Solitary figure in a winter landscape and other paintings: Robert Bates

13 - 29 March 2008

 It was George McClelland, a long-time friend and admirer of Robert's work and a neighbour of his in Kerry for 25 years, who first introduced us to these exquisitely-detailed, jewel-like watercolours. 

Born in 1943, Robert is a graduate of the Royal College of Art, London. He has had 12 successful solo exhibitions at Lumley Cazalet Fine Art in London. His work is included in many major public and private collections, including the Arts Council and the British Museum.

This is Robert is his second solo exhibition at The Molesworth Gallery.


Following is an extract from a review of Robert's previous exhibition at The Molesworth Gallery:


'Robert Bates, at the Molesworth Gallery, works on an incredibly small scale. Disconcertingly so, if you happen to encounter his work first in the form of illustrations in the show's catalogue. So intricately detailed are his representational images that you tend to assume they must be quite large in reality. In fact they are hardly bigger than the modestly scaled reproductions. They are painstakingly painted in watercolour to a remarkable level of finish.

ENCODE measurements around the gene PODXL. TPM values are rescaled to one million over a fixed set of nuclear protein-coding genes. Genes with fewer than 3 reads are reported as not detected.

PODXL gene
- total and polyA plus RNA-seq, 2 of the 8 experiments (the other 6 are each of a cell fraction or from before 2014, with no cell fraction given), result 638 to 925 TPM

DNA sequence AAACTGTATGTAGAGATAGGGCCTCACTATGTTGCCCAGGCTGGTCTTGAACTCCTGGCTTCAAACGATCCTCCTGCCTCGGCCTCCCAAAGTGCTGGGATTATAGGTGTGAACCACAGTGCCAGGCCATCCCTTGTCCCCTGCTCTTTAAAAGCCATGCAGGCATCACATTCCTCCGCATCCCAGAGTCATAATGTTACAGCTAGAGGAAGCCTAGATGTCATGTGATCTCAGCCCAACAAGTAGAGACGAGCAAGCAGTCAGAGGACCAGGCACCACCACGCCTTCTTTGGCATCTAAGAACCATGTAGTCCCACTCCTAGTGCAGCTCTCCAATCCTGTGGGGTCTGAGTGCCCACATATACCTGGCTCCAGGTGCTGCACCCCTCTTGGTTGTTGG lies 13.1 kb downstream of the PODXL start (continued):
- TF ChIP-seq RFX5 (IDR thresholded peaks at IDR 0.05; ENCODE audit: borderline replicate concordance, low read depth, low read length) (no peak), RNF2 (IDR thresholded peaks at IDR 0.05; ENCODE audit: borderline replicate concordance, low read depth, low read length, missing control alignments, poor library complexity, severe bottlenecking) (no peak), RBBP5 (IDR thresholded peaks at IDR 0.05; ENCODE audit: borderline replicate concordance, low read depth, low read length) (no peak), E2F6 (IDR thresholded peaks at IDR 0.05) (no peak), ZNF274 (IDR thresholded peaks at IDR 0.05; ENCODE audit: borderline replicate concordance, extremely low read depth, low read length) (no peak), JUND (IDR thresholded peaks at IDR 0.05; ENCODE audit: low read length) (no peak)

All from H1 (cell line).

Bates lives in Kerry and has been in Ireland for 21 years. He has a distinctive, almost idiosyncratic vision, with aspects of the Romantic and the Gothic, with echoes of Casper David Friedrich, for example. He likes dramatic natural lighting effects: bright moonlight, sunsets, sunlight spilling into rocky woodland settings.

There is a storybook quality to some of this, with cabins in the forest, or figures emblematically isolated in huge natural settings, yet Bates always anchors his imagery in a matter-of-fact world and never drifts into sentiment or contrivance.

He lets his pictures have lives of their own by opting not to pin them down in terms of narrative meaning. It's up to us to work out what is going on when we see a woman apparently reading a letter close to an electricity pole on a remote country road.

 But Bates is not afraid to acknowledge the exceptional beauty of the landscape: he just doesn't sentimentalise it, and incorporates those electricity poles and rain pools in potholes as well as the range of distant mountains. As an artist he has formidable ability, in other words, and intelligence.'


Aidan Dunne, The Irish Times, March 29th, 2006